Canada's Supreme Court rules court delays don't carry over from one trial to the next
The Supreme Court of Canada says a defendant cannot use court delays in one trial as justification for a stay of proceedings if they are ordered to stand trial a second time.
Canada's highest court said in a ruling issued today that when an accused stands trial for a second time on the same charge, the "constitutional clock" reverts back to zero.
The court had to consider the application of its 2016 Jordan ruling, which set a maximum ceiling of 18 months for cases heard by provincial courts and 30 months in superior courts.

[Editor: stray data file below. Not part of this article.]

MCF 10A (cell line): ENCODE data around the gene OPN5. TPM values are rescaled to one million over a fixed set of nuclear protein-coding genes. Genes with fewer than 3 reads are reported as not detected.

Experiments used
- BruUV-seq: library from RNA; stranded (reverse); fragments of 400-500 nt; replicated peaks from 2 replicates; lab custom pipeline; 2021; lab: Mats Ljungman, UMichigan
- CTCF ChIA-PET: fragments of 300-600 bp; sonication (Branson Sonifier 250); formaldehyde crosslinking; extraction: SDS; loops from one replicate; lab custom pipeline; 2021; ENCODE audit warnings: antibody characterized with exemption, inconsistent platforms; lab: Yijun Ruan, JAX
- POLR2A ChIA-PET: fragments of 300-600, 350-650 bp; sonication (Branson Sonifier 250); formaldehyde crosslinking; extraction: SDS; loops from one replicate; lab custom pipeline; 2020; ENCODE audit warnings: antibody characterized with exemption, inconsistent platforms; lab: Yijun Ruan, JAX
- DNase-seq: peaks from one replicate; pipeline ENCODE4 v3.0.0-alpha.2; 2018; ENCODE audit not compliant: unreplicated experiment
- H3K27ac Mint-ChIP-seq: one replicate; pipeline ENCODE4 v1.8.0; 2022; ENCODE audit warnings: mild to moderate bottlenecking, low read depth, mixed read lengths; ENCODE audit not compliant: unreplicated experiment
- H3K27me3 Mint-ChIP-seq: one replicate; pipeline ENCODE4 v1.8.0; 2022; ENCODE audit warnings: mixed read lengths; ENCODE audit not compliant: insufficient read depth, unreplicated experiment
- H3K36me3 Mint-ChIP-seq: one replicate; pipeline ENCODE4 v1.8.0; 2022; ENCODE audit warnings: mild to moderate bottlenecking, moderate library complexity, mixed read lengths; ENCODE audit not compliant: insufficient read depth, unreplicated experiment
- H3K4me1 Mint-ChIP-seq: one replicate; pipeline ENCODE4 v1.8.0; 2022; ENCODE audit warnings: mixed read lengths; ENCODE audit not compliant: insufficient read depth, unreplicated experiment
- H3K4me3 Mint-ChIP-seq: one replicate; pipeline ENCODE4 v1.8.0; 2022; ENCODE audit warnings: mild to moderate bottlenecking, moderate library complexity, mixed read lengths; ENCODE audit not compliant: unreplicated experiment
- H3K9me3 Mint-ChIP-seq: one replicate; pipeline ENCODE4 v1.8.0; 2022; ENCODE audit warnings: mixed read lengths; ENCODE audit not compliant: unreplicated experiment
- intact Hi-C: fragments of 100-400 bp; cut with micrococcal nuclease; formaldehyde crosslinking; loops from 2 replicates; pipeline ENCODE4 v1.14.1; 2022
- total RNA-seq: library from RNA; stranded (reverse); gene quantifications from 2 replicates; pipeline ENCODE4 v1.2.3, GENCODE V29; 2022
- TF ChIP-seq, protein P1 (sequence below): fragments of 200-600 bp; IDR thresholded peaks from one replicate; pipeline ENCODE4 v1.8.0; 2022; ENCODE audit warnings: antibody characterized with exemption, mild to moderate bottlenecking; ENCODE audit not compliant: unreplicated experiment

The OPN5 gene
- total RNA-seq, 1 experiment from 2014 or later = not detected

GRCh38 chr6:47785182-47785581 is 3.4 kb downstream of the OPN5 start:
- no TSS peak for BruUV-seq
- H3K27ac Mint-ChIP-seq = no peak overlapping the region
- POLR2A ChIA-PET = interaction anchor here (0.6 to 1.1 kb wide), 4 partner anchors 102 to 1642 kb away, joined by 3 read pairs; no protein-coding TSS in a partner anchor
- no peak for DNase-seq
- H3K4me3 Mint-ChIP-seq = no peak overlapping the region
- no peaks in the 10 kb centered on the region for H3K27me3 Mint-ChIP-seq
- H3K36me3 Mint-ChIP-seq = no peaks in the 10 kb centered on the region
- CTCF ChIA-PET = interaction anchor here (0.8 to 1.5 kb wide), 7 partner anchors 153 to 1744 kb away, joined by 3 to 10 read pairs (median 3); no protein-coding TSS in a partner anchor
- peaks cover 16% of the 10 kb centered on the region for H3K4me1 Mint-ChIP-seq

Friday's ruling involves the case of a Quebec man who was acquitted on seven sexual assault charges in 2017 but who was ordered to stand trial again because of errors made by the trial judge.
His first trial took more than 72 months to complete, and he argued successfully that he should receive a stay of proceedings for his second trial because the previous case took too long. Quebec's Court of Appeal confirmed the stay.
But in a 8-1 ruling, the Supreme Court says that stopping a second trial based on delays in the first trial would undermine the sound administration of justice.
The court says the man, whose identity is protected under a publication ban, must stand trial again in Quebec court.
-- This report by The Canadian Press was first published May 6, 2022.